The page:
Donald Tusk is not exactly front page news...
In Britain, Brexit has taken a back seat in the month since the Prime Minister wrote to Donald Tusk outlining his reform proposals. There have been plenty of other events making the headlines.
There was the horror of Paris, and the beauty of Wembley, where England fans sang the Marseillaise.
Parliament’s debate and subsequent vote in favour of air strikes in Syria dominated last week's news. The chaotic ‘new politics’ of Jeremy Corbyn’s Labour party leadership continued with the hard-Left leader voting against air strikes, while his Shadow Foreign Secretary, Hilary Benn, and half of his Shadow Cabinet, voted with David Cameron’s government.
Mr Benn gave such a stirring speech in the debate that he won a round of applause from his fellow MPs – an extremely rare sight in the House of Commons, where clapping is actually banned. Commentators began speculating whether Mr Benn could challenge Mr Corbyn for the leadership, but the talk of ‘Hilary 2016’ seems premature.
A minor terrorist attack in an East London Tube station gave birth to the hashtag #YouAintNoMuslimBruv followed by the strange sight of our famously posh Prime Minister saying it out loud.
Recent days have also seen a storm called Desmond terrorise the North West of England, Oscar Pistorius convicted of murder and surprise package Leicester City move top of the Premier League while José Mourinho’s Chelsea contrive to sit in 14th place.
In other words there has been so much going on, that no one really noticed Donald Tusk’sletter responding to David Cameron’s renegotiation proposals. It hardly registered as a news story in the UK. The only Donald who is making British headlines is the one running to be President of the United States.
A pessimistic press
If you dig deep enough, however, you can find a reaction to Mr Tusk’s letter, and it is far from positive about what he had to say.
Newspapers from across the political spectrum see the letter as a rebuttal for Mr Cameron. While it is agreed that Mr Tusk made positive noises about three of the four ‘baskets’ for reform, this is considered to matter for very little, because of what he had to say about the fourth basket - the demand that EU migrants work in Britain for four years before they can draw certain benefits. Mr Tusk referred to this reform proposal as ‘the most delicate’ and made it clear that it would not be acceptable in its current form. The headlines in Britain focus squarely on this.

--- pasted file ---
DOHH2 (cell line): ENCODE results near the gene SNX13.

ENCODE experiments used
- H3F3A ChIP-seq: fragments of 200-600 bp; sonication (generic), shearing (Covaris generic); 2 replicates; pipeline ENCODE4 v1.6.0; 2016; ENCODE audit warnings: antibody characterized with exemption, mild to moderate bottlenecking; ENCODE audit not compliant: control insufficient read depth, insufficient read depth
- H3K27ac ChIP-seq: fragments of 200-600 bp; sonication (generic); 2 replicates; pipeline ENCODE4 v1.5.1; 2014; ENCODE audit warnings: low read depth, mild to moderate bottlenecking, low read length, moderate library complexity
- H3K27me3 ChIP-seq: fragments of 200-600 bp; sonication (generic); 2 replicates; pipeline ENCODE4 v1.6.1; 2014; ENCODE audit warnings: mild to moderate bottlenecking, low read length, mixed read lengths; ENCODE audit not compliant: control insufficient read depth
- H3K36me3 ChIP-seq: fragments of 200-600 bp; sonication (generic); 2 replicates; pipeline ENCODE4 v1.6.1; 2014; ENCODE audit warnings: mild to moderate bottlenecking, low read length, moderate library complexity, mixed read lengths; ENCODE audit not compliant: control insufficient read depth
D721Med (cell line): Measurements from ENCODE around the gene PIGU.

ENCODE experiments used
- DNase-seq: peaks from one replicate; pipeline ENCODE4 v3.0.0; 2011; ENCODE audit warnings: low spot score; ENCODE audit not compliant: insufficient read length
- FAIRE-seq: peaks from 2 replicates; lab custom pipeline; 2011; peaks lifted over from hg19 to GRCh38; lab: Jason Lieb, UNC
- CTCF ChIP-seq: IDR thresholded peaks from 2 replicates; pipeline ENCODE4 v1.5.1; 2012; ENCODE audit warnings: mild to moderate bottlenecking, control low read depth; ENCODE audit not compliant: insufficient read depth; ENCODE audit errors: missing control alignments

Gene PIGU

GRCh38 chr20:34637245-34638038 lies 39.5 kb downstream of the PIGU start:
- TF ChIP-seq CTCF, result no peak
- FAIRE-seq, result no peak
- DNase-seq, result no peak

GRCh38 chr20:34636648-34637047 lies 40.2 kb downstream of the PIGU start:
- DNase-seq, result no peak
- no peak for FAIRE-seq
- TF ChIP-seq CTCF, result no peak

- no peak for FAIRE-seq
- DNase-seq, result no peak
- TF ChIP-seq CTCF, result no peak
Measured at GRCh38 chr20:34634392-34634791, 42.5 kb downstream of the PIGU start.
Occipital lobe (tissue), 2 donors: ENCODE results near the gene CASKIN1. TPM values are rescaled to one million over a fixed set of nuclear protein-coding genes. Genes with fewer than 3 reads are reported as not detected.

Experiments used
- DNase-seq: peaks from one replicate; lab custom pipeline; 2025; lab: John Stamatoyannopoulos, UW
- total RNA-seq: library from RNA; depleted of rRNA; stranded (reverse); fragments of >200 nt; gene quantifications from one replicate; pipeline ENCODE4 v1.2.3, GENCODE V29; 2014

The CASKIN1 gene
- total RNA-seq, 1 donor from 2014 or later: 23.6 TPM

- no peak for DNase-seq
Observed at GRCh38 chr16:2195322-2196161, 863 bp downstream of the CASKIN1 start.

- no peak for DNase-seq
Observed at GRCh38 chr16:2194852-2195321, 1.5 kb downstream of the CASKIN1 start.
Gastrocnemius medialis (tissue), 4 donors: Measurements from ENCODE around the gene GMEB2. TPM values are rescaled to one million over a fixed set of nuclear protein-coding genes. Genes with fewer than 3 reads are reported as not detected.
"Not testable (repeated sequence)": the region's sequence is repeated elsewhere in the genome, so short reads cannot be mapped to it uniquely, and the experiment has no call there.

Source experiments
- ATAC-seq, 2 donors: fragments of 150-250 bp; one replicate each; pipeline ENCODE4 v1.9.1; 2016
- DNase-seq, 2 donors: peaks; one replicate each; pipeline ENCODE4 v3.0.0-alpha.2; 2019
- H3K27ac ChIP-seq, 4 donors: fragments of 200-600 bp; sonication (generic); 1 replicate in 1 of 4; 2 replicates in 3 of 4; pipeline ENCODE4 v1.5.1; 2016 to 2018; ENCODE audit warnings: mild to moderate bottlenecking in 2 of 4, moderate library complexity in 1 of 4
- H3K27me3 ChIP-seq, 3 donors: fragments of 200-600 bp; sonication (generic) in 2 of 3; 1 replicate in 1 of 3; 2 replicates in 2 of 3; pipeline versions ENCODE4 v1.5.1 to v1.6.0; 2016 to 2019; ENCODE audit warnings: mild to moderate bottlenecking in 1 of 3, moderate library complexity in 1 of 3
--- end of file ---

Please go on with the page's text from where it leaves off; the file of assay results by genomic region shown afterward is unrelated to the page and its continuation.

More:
For the Independent, Mr Tusk’s letter signals that David Cameron is ‘set for defeat as leaders reject his demand to block benefits for EU migrants’, while The Times reports that ‘Cameron’s EU deal faces collapse over failure to budge on benefits’. The Times characterises Mr Tusk’s letter as a ‘warning’ to the Prime Minister to ‘back down’ on his plan to stop EU migrants from claiming certain benefits.
The Daily Telegraph also sees Mr Tusk’s letter as a demand for the Prime Minister to compromise on this issue: ‘EU’s Donald Tusk tells David Cameron: No deal over welfare plan’ the paper says.
The BBC’s analysis also focuses on the fourth basket, reporting ‘No consensus over UK welfare reforms’. The setback that Donald Tusk’s letter represents leaves the UK’s future in the EU ‘in the balance’ according to former Chancellor Alistair Darling.
‘…all member states and the institutions must show readiness for compromise’
While most British newspapers think Mr Tusk is demanding compromise from Mr Cameron, Stephen Booth, co-director of Open Europe in London suggests otherwise. In his letter, Mr Tusk does not call on the UK alone to be willing to compromise, but ‘all member states’. ‘Reading between the lines’ the tone of the letter suggests that Mr Tusk is asking other member states and the EU institutions to be more accommodating towards Britain’s proposals.
The only voices making this point in the British press are the broadly pro-EU Guardian and Financial Times. They say that Mr Tusk is calling on all sides, and not just Britain to be flexible.
Interestingly, on the Continent, Germany’s Die Welt argues that, if anything, it is the EU that will be flexible, rather than the UK. ‘Jetzt will die EU den Briten ganz schnell entgegenkommen’ runs the headline. The paper argues that Mr Tusk’s letter is calling on other EU leaders to send a positive answer back to London, and quickly.
A ‘staged row’
No matter what David Cameron says, he is universally expected to back the campaign to remain in the EU, regardless of the outcome of his renegotiation. This leads many to suggest that the entire renegotiation process is a sham.
The Spectator’s Isabel Hardman asks whether David Cameron is ‘having a staged row with Donald Tusk?’, while the chief executive of Vote Leave, Matthew Elliot, is quoted by the Financial Times saying that Mr Cameron is having ‘a manufactured row’ with the EU to make his renegotiation ‘sound more significant than it really is’.
‘…we should be able to prepare a concrete proposal to be finally adopted in February’
Before he wrote this in his letter, Mr Tusk had already warned the Prime Minister against trying to rush his renegotiation at the December European Council. It now looks quite certain that the British press won’t be getting too excited about Brexit this side of Christmas.
Edward Aldred has recently graduated from the University of Oxford, where he studied German. He is currently working as an intern with Open Europe Berlin.